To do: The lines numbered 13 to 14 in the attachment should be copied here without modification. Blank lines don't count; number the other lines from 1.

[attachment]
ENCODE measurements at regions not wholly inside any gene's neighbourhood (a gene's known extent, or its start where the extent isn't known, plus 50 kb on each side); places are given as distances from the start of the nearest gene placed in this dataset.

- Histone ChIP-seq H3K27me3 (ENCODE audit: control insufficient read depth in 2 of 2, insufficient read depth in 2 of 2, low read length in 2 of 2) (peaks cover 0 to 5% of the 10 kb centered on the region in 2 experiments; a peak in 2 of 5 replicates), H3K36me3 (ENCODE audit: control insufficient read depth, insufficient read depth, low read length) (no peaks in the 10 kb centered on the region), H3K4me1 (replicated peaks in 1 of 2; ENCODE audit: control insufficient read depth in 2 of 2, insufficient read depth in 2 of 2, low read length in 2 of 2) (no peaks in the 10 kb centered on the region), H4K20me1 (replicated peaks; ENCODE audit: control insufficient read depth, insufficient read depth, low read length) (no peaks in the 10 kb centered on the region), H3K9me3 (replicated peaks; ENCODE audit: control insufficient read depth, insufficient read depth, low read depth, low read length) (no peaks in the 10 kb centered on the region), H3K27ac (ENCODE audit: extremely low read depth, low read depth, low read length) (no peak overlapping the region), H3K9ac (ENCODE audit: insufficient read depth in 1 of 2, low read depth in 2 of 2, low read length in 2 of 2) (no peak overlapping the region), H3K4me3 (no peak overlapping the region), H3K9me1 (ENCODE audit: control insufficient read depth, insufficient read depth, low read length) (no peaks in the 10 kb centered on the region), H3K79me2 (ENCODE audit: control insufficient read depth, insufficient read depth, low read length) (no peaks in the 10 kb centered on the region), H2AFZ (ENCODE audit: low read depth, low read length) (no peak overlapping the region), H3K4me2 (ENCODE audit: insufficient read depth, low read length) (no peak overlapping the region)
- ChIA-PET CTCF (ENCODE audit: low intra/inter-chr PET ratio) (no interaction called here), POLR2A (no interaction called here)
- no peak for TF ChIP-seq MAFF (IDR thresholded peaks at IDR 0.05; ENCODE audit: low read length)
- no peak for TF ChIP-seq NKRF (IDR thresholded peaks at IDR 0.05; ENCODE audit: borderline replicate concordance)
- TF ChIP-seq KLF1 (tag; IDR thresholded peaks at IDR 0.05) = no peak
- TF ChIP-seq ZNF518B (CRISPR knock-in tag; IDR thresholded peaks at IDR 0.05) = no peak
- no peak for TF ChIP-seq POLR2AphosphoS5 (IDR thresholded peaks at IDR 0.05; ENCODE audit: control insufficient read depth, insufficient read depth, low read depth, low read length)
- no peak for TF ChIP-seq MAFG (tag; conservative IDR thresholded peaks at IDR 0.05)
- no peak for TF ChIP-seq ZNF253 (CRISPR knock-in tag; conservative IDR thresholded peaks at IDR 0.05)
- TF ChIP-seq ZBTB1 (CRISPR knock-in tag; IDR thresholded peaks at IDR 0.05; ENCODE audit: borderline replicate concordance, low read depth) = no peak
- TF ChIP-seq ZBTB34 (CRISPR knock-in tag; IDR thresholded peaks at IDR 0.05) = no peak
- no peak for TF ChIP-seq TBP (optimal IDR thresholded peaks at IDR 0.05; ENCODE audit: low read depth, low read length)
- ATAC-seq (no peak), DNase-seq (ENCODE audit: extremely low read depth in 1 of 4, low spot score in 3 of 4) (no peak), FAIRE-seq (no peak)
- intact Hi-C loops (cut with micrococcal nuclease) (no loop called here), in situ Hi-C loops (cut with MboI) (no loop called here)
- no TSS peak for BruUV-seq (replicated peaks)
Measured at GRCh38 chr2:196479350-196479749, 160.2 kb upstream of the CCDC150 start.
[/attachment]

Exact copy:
- no peak for TF ChIP-seq TBP (optimal IDR thresholded peaks at IDR 0.05; ENCODE audit: low read depth, low read length)
- ATAC-seq (no peak), DNase-seq (ENCODE audit: extremely low read depth in 1 of 4, low spot score in 3 of 4) (no peak), FAIRE-seq (no peak)